To increase appropriations for after-school programs through 21st century community learning centers. Voting YES would increase funding by $51.9 million for after school programs run by the 21st century community learning centers and would decrease funding by $51.9 million for salaries and expenses in the Department of Labor.
Voted YES on funding smaller classes instead of private tutors.
Vote to authorize a federal program aimed at reducing class size. The plan would assist states and local education agencies in recruiting, hiring and training 100,000 new teachers, with $2.4 billion in fiscal 2002. This amendment would replace an amendment allowing parents with children at under-performing schools to use public funding for private tutors.
; vote number 2001-103
on May 15, 2001
Voted YES on funding student testing instead of private tutors.
Vote to pass an amendment that would authorize $200 million to provide grants to help states develop assessment systems that describe student achievement. This amendment would replace an amendment by Jeffords, R-VT, which would allow parents with children at under-performing schools to use public funding for private tutors.
; vote number 2001-99
on May 10, 2001
Voted YES on spending $448B of tax cut on education & debt reduction.
Vote to reduce the size of the $1.6 trillion tax cut by $448 billion while increasing education spending by $250 billion and providing an increase of approximately $224 billion for debt reduction over 10 years.
Approval of national education standards.
Status: Bill Passed Y)71; N)25; NV)4
Reference: Goals 2000: Educate America Act;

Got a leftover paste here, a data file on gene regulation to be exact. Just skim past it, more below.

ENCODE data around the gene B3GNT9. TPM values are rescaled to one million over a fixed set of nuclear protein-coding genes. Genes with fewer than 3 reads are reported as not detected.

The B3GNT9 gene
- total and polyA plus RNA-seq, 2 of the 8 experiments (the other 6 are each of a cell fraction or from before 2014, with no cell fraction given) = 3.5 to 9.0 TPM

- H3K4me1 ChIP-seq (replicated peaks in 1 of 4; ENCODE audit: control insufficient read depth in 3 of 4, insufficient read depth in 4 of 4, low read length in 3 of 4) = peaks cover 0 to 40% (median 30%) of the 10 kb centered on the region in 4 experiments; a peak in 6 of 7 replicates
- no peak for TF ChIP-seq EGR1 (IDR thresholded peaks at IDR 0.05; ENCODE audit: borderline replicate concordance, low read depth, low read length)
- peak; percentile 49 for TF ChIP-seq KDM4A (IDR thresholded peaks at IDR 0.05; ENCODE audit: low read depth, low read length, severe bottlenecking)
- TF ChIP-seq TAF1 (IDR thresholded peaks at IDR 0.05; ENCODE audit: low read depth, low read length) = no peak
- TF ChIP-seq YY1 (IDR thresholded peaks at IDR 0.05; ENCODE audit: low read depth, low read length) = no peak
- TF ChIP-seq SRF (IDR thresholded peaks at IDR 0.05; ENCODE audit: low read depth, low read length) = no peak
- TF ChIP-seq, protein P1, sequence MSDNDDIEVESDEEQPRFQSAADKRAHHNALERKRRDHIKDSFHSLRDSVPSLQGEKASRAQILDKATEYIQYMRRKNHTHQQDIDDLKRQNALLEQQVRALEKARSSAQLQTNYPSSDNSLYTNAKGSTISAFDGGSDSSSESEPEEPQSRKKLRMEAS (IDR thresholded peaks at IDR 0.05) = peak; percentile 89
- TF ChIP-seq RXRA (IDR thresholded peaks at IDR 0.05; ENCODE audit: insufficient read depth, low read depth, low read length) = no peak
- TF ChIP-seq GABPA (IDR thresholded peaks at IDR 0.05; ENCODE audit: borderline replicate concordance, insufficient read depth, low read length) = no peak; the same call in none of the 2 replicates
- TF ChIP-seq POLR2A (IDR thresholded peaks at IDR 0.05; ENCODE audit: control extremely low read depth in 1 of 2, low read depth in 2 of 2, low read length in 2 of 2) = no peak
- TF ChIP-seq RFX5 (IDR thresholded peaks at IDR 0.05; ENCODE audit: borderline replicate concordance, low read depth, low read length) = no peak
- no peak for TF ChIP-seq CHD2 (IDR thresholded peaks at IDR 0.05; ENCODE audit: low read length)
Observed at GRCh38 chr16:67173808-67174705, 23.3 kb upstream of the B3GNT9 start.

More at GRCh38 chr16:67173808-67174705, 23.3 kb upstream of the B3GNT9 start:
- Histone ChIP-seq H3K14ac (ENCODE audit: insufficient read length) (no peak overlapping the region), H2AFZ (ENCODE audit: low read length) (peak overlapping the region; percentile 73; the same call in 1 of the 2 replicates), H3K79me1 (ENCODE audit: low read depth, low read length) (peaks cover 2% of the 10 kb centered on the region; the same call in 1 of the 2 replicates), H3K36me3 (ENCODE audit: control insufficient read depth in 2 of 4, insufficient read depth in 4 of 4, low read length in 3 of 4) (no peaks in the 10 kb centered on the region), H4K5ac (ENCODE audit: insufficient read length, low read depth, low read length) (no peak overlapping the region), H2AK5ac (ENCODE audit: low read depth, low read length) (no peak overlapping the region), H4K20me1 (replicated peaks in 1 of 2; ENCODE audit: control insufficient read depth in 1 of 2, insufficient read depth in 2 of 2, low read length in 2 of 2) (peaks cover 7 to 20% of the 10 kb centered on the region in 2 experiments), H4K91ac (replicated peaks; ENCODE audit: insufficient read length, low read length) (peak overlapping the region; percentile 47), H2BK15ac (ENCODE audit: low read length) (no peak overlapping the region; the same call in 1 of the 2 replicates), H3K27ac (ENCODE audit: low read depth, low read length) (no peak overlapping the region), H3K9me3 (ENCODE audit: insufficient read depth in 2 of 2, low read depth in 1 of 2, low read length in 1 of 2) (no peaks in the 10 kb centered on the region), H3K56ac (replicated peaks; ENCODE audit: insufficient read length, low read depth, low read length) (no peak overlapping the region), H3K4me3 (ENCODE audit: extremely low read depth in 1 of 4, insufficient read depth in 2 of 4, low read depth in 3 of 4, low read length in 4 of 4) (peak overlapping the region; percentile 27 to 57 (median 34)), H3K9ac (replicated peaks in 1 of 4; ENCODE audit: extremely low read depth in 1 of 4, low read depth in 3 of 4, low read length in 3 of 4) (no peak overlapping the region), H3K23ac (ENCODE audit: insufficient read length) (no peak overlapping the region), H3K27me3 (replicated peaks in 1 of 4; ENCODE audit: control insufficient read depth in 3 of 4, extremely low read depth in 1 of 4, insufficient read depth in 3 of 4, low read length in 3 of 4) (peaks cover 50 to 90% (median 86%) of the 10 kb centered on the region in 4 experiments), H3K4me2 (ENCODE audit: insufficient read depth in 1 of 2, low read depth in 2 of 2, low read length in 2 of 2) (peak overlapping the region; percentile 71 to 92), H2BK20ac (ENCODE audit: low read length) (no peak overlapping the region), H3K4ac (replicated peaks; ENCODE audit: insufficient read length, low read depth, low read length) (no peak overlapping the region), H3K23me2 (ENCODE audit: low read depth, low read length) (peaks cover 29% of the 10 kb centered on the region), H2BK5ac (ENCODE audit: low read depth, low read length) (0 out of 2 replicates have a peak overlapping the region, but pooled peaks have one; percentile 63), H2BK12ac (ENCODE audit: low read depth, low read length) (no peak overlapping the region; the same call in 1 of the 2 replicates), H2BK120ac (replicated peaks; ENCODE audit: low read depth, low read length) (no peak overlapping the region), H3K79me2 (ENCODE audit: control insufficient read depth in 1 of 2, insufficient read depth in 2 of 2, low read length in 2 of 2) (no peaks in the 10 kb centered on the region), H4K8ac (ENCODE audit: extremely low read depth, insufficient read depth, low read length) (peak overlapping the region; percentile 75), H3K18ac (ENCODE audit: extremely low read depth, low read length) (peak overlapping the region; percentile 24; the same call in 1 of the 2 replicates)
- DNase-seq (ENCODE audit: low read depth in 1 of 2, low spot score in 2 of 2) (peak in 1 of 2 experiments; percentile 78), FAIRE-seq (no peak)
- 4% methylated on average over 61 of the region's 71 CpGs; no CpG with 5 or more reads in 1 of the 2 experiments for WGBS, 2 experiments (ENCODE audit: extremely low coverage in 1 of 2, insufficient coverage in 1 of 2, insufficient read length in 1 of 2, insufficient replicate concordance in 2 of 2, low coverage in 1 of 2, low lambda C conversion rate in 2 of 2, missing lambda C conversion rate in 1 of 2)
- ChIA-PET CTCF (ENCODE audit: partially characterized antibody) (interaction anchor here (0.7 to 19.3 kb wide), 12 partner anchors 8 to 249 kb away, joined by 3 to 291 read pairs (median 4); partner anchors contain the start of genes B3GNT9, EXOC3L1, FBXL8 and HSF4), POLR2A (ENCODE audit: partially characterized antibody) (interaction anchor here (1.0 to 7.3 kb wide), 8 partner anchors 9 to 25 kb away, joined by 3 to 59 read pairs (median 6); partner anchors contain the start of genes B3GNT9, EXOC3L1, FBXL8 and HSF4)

Bill H.R. 1804
; vote number 1994-34
on Feb 8, 1994
Rated 91% by the NEA, indicating pro-public education votes.
Biden scores 91% by the NEA on public education issues
The National Education Association has a long, proud history as the nation's leading organization committed to advancing the cause of public education. Founded in 1857 "to elevate the character and advance the interests of the profession of teaching and to promote the cause of popular education in the United States," the NEA has remained constant in its commitment to its original mission as evidenced by the current mission statement:
To fulfill the promise of a democratic society, the National Education Association shall promote the cause of quality public education and advance the profession of education; expand the rights and further the interest of educational employees; and advocate human, civil, and economic rights for all.
In pursuing its mission, the NEA has determined that it will focus the energy and resources of its 2.7 million members toward the "promotion of public confidence in public education."
The ratings are based on the votes the organization considered most important; the numbers reflect the percentage of time the representative voted the organization's preferred position.